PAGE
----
Argument analysis: Justices worry about politicizing administrative law judges
on Apr 23, 2018 at 5:33 pm
When the justices started their last week of arguments this morning with Lucia v. Securities and Exchange Commission, they were well aware of the implications the decision holds for the administrative state. Because the case presents a constitutional challenge to the method by which civil-service administrative law judges are appointed, it raises the possibility that the justices might (in the words of Justice Stephen Breyer) “driv[e] wedges of dependence into what was to be since Chester Alan Arthur a merit-based civil service.”
The problem comes from the Constitution’s appointments clause, which requires that all “officers” of the United States be appointed by the president, by the “courts of law,” or by the “heads of departments.” As Chief Justice John Roberts emphasized repeatedly during the argument, the clause reflects the concern of the Constitution’s drafters with “accountability” – the idea that some readily identifiable official could be held accountable for the selection of any “officer” of the United States. There is considerable tension between that principle, which necessarily ties all who qualify as constitutional “officers” to political appointees, and the principles that undergird the Administrative Procedure Act’s conception of administrative law judges, who are established by design as a base of activity independent from political influence.
To give some context, the case before the court involves the administrative law judges of the Securities and Exchange Commission, traditionally selected as civil-service employees rather than as appointees of the SEC itself, much less the president. As relevant here, the main activity of those ALJs is to adjudicate enforcement proceedings that the commission brings against private individuals such as petitioner Raymond Lucia – found by one of the ALJs to have violated a variety of antifraud provisions of the securities laws.
Although the argument ranged broadly, four distinct threads provide a good overview. The first is sympathy for the development of an independent and merit-based civil-service system. Breyer, for example, plainly approached the case from the premise that the Constitution could accommodate that system. Thus, in conversation with Deputy Solicitor General Jeffrey Wall (arguing for the government that existing appointments are unconstitutional), Breyer commented: “One thing I’m certain of, or fairly certain, or moderately certain, [is] that the Constitution does not inhibit the creation of a merit-based civil service and an adjudicatorily merit-based system of hearing examiners, ALJs.”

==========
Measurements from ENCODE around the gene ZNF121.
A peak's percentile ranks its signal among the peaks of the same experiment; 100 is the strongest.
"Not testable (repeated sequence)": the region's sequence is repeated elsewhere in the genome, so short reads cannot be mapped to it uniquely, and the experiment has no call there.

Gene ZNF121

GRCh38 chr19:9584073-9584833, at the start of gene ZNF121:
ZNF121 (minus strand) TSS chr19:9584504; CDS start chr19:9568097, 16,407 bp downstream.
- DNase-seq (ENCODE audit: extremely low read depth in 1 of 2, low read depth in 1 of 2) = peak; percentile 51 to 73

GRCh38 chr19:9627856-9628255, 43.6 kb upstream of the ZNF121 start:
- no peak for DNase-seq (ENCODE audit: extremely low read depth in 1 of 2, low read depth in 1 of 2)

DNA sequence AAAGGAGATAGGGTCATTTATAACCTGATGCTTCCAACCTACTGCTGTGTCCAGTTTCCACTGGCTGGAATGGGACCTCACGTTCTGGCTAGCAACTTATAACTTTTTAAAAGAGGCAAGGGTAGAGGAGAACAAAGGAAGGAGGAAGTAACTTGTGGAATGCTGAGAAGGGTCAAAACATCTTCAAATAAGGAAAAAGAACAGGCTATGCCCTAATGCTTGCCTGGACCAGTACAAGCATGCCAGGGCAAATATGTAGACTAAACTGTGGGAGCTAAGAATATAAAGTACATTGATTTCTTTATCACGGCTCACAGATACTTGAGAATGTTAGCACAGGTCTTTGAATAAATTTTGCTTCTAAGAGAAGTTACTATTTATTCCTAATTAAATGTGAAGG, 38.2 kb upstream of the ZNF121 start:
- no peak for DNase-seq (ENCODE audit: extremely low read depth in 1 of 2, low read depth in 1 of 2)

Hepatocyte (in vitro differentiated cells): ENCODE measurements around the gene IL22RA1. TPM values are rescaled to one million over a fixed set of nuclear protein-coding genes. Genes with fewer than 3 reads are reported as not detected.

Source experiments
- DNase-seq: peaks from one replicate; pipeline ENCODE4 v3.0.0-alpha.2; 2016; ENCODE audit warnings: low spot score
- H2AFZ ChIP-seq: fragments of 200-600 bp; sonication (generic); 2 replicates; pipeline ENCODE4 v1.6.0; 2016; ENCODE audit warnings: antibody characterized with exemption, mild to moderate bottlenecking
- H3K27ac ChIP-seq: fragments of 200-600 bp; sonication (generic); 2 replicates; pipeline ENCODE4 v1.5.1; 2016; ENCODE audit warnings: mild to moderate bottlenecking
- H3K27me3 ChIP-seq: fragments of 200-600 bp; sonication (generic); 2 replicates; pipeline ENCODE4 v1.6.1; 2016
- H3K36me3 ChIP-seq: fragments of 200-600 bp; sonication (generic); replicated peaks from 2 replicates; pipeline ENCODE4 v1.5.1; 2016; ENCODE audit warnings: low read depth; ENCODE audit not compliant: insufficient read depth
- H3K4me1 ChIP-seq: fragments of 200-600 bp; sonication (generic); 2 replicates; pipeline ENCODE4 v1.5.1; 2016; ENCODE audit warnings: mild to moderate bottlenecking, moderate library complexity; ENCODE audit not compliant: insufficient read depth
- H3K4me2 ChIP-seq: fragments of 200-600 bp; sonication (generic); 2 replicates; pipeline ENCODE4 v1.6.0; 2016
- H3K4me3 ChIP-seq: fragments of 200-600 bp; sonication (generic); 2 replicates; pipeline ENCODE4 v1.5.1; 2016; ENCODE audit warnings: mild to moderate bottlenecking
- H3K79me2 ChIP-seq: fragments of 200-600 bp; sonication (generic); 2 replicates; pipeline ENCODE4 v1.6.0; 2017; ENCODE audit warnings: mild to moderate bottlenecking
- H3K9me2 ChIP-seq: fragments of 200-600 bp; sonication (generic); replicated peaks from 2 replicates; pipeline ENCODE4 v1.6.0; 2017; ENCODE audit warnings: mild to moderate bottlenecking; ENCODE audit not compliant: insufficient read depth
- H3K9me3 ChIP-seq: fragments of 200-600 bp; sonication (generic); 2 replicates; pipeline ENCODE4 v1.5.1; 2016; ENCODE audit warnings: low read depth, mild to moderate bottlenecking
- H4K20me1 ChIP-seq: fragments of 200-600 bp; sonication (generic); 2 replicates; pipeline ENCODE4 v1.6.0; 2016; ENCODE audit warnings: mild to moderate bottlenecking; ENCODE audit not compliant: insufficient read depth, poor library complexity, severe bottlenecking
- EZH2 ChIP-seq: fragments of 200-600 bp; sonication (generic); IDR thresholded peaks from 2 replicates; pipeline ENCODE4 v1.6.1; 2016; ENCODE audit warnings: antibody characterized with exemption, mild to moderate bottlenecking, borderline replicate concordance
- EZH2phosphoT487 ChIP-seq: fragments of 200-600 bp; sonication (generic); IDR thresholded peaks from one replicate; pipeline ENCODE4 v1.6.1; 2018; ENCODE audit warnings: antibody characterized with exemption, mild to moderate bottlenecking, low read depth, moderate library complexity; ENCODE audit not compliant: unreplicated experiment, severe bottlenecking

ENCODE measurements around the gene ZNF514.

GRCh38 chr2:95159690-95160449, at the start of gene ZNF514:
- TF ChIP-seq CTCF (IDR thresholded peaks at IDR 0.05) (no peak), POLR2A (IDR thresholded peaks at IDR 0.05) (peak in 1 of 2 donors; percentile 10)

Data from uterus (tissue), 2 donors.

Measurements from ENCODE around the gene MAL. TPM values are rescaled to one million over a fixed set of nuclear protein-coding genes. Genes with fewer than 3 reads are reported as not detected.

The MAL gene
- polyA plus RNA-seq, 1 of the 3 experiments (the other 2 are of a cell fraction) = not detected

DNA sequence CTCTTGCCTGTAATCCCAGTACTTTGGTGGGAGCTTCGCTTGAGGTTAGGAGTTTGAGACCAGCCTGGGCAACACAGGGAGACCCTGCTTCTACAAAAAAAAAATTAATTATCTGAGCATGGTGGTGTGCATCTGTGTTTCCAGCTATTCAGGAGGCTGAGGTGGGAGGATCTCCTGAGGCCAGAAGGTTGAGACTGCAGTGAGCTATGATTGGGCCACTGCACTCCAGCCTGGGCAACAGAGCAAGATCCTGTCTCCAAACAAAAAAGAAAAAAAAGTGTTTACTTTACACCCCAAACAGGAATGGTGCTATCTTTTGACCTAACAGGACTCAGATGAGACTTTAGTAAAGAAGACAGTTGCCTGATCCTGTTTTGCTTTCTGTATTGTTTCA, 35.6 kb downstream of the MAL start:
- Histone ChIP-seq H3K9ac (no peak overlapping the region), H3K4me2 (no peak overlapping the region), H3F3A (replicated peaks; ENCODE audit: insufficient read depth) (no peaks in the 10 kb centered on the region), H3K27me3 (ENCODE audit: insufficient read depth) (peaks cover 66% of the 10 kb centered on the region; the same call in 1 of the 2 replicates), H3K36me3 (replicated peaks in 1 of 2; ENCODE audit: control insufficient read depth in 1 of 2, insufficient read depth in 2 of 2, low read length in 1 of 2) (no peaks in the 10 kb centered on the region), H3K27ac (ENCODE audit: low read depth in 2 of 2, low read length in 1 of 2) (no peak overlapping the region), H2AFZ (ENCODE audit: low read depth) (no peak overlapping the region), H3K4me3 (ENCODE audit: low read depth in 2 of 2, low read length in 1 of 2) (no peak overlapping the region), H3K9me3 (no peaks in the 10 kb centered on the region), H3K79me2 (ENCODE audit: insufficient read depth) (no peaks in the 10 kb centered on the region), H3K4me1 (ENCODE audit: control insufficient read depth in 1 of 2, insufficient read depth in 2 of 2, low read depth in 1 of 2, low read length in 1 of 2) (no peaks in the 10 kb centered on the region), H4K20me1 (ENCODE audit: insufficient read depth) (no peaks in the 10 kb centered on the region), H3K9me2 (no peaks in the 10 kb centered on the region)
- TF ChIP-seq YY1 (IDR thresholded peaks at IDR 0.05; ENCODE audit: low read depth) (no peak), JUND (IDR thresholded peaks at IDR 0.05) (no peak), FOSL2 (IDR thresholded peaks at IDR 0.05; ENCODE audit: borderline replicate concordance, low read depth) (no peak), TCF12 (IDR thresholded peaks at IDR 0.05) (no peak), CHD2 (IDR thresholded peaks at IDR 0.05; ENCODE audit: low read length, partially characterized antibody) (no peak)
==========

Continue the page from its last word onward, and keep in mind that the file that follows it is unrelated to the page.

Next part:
More expansively, Justice Elena Kagan seemed viscerally sensitive to the importance of maintaining the independence of adjudicators from political influence. Thus, challenging Wall’s view that the appointments are unconstitutional because of their independence from the commission, Kagan explained:
There are different ways to interfere with decisional independence. One is by docking somebody’s pay. One is by having a removal power that you hang over your head. And another is by being the person who gets to decide who gets the job or not.
And so all of these things in some manner tie the adjudicator more closely to the political system. And the APA came up with this foundational compromise which had as a very significant part of it that the hearing examiners, the adjudicators, would have some detachment, would have some insulation from the political system. Not the way an Article III judge does, but still something.
And you want to ratchet that down.
A second thread, almost diametrically opposed to the first, is evident in the emphatic view of Roberts that the APA’s effort to “insulat[e]” judges from the elected executive derogates directly from the Constitution’s requirement of accountability. Thus, in a dialogue with Anton Metlitsky (appearing in support of the existing appointments), Roberts commented:
One of the principles that caused the drafters to give the authority to appoint officers to the President was the important one of accountability. … But in this case, you don’t have that accountability. The Commission can say: Don’t blame us. We didn’t do it. The President can say: Don’t blame me. I didn’t appoint them. And, instead, it’s something in the administrative bureaucracy which operates as insulation from the political accountability that the drafters of the Constitution intended.